That’s why the Patriot Act was enacted, Bush said. During the past six years, he noted, that legislation has enabled law enforcement officials to break up terrorist cells in California, New York, Ohio, Virginia, Florida, and other states.

The Protect America Act is another piece of anti-terror legislation that’s helped law enforcement officials to disrupt plans and schemes made by overseas terrorists.

That legislation “closed a dangerous gap in our intelligence,” Bush pointed out, noting the Protect America Act is slated to expire Feb. 1. Bush urged Congress to strengthen and make permanent the Protect America Act “to ensure our intelligence officials have the tools they need to keep us safe.”

An interrogation program used by the CIA to question key captured terrorist leaders has provided critical information that has helped to derail several terrorist attacks, Bush said. These, he said, include an attack on the U.S. Marine camp in Djibouti, a plan to assault the U.S. Consulate in Karachi, Pakistan, a plan to hijack an airliner and fly it into a Los Angeles office building, and another scheme to hijack airliners at London’s Heathrow Airport to kill innocents.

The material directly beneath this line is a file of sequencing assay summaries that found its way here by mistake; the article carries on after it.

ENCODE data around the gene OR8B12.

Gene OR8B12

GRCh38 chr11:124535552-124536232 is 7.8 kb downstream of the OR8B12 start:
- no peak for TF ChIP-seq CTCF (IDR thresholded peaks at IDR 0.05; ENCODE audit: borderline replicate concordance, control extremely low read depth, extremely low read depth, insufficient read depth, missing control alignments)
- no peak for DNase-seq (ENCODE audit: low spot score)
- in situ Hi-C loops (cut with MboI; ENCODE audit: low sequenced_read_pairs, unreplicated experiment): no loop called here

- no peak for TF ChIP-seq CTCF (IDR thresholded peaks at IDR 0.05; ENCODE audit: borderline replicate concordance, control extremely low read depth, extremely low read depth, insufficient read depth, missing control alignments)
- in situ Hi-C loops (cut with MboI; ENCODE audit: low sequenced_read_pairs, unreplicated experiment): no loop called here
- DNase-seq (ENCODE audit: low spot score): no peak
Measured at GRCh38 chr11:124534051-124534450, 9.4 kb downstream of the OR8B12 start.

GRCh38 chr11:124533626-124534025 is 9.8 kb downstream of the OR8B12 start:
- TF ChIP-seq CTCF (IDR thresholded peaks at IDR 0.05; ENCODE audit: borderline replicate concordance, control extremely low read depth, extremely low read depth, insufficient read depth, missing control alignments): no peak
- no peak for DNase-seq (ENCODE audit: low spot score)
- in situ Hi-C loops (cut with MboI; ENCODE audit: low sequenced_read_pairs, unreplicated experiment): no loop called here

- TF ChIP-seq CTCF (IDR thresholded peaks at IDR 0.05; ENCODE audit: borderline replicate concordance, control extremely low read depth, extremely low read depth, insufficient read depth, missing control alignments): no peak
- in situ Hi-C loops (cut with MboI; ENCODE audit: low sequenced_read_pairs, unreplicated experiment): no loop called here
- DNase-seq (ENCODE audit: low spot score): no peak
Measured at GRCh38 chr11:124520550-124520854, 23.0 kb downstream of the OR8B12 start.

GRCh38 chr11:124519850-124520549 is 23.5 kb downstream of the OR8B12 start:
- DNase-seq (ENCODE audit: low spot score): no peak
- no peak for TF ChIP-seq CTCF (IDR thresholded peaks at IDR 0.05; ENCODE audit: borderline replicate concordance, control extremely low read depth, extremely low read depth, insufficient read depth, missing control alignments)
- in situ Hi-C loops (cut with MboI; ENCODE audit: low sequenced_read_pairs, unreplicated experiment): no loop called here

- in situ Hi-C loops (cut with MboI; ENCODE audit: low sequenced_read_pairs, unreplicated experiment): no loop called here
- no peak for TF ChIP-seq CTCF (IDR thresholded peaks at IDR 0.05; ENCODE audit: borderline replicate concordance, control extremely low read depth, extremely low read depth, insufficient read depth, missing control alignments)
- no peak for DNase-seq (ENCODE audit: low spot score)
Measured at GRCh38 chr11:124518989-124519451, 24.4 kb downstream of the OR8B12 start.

CIA professionals employ lawful techniques as part of the interrogation program, Bush pointed out, noting that critics continue to assail the program.

“Those who oppose this vital tool in the war on terror need to answer a simple question: Which of the attacks I have just described would they prefer we had not stopped?” Bush asked. Without the program, he said, U.S. intelligence officials believe that al Qaeda would have succeeded in launching another attack on America.

“The CIA program has saved lives. It is vital to the security of the American people,” Bush emphasized.

The president also noted a U.S.-Russian partnership that helps ensure that nuclear weapons do not fall into the hands of terrorists, as well as initiatives to bolster security at U.S. air and sea ports.

“We’re not going to allow mass murderers to gain access to the tools of mass destruction,” the president vowed.